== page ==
Amid skyrocketing costs for fertiliser and other inputs globally, farmers worldwide have developed community-led solutions to counter the rising threats of food insecurity and climate change.

Farmers in Thailand are leading their own organic farming revolution to escape centralised food systems, according to the co-founders of the Pun Pun Center for Self-Reliance, an organic farm and teaching center, Jon Jandai and Peggy Reents.

The predominant agriculture model in Thailand is contract farming under which farmers receive huge quotas they must meet by the end of a season to be paid a set rate.

Two thirds of agricultural households grow monoculture cash crops – crops that are grown mainly to be sold – and depend on market-bought seeds and chemical inputs, according to Jandai.

“We trained the mindset of people to believe that if you have no machine, no fertiliser, no chemicals, then you have no farming. That is really limited thinking – that is why we have a crisis now,” he said.

If farmers grow cash crops, pests and fertiliser use cannot be avoided, and while input prices have soared output prices have not, which results in growing debt cycles for farmers, Jandai added.

A network led by training enterprise for self-reliant agriculture, Thamturakit, meaning fair business in Thai, now buys farmers’ produce at a higher price and then sells it at a lower rate than the regular consumer market.

Thai farmers who are part of the network cultivate a diverse variety of crops for, first and foremost, their own self-sufficiency, and can then sell their surplus to registered consumers and entrepreneurs.

Through the network’s direct market approach, farmers can avoid significant middlemen fees and input costs, as conventional dependencies on both agri-businesses and brokers are eliminated, Jandai, who is also co-founder of Thamturakit, said.

“Normal farmers here will be hungry, because they only produce for sale. They don’t eat what they grow. But our policy is that they grow for themselves, for their own consumption first,” he said.

Reclaiming food sovereignty in Jordan

Jordan currently imports 97% of its food grain, although the country was 200% self sufficient in wheat production up until the late 1960s, co-founder of Zikra Collective, and the Al-Barakeh Wheat Project, Lama Khatieb said.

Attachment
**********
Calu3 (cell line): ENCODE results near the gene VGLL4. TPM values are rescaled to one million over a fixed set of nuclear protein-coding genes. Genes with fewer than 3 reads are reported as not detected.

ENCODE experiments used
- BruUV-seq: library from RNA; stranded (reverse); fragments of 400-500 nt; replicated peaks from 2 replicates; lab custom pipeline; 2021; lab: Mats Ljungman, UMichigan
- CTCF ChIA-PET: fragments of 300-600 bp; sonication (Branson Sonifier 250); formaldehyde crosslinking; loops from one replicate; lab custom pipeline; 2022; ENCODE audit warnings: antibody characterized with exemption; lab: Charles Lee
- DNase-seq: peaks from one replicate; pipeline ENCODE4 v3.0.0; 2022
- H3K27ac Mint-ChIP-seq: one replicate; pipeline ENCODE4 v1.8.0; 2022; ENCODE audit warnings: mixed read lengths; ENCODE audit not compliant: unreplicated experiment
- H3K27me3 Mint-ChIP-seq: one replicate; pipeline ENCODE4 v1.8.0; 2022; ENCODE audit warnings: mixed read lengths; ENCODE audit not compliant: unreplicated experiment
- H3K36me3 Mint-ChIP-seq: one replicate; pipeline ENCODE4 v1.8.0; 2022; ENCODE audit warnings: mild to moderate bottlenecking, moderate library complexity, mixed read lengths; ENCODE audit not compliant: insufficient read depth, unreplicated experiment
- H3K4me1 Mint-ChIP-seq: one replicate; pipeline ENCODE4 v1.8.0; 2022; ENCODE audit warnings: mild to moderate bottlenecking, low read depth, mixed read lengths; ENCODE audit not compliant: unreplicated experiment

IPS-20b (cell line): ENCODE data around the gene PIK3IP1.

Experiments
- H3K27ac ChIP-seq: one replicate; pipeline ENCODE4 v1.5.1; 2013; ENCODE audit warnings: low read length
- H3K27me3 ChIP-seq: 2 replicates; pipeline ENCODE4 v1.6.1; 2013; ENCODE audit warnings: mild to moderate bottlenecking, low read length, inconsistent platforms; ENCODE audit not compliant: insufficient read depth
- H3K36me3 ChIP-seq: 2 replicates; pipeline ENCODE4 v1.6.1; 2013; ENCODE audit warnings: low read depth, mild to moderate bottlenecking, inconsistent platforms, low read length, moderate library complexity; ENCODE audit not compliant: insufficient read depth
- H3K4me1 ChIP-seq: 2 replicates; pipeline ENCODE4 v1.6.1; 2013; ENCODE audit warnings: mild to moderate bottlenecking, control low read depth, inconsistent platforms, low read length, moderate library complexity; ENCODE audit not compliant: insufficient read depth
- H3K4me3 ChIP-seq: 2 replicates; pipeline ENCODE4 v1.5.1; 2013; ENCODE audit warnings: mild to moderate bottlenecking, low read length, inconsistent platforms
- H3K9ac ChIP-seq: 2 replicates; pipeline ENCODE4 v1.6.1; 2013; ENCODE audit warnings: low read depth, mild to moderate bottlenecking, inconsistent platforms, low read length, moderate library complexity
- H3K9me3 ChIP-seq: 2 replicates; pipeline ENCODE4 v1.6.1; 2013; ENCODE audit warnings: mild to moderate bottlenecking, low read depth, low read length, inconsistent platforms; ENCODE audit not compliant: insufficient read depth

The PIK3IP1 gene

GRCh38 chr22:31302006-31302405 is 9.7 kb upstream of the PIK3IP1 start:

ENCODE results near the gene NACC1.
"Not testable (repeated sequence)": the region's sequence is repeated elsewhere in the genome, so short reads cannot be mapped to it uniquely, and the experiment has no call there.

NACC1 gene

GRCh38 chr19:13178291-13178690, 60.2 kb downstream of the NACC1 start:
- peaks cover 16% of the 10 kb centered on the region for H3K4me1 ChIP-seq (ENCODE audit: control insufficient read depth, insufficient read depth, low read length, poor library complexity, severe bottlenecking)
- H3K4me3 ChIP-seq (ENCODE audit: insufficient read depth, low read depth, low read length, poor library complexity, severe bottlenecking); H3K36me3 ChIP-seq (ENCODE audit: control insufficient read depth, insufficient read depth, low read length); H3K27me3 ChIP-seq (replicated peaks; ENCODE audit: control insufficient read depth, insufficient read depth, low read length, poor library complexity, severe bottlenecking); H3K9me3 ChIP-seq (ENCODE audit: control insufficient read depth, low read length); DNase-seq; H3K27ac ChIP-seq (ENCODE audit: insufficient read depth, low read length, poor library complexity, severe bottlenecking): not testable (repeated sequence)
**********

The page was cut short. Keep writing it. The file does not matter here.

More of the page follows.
A growing collective of farmers and people in the local community of Amman now aims to reclaim its food sovereignty of what once was the country’s most suitable landscape for rainfed agriculture.

Over the past 50 years, Jordan has lost most of its local wheat cultivation when foreign aid, urban development and cheap American wheat flooded its markets.

This was compounded by international financial institutions which restricted the government from subsidising its own wheat, according to Khatieb.

The Zikra for Popular Learning project includes 165 families and three schools, which cultivate native wheat varieties across 17.3ac of Amman, connecting small-scale local farmers directly with bakeries and restaurants.

This approach yields better prices for farmers’ locally grown, chemical-free wheat. However, nitrogen needs to be reintroduced back into the soil after harvest.

“You do this by growing chickpeas, fava beans or lentils – it is an agricultural cycle. We do not grow wheat in the same piece of land two years in a row. In rainfed agriculture this means you will not be using fertilisers or any kind of chemicals.”

An area of 12.8 million acres is suitable for agricultural production in Jordan, while only 1.5 million acres would be needed to meet its national demand, according to Jordan’s Ministry of Agriculture.

Diversifying rice production in India

Micronutrient profiles of 500 indigenous species of rice in India, which are more nutritious, climate resilient and more equitable for farmers, have been published by the founder of Basudha Farm, Vrihi Seed Bank, Debal Deb.

The rice conservation farm conserves 1,485 varieties of rice on an 1.7ac plot, and has already shared the indigenous seeds with 1,300 small farmers so far this year, Deb said.

Some varieties have climate-resilient properties including 18 salt-tolerant varieties; 16 drought-tolerant varieties; and 20 flood-tolerant varieties, including three submergence-tolerant varieties.

Commercial hybrid seeds are dependent on patented inputs that result in farmer debt, he explained. However, the Indian government recently mandated that all rice supplies must be fortified with iron and other supplements by 2024.

“In the name of smarter agriculture, we are losing these climate-smart varieties, and the farmers are trained to become puppets of agro-industry.

“Experts are spending billions of dollars to fine-tune genetic engineering, while these resilient varieties already exist,” according to Deb.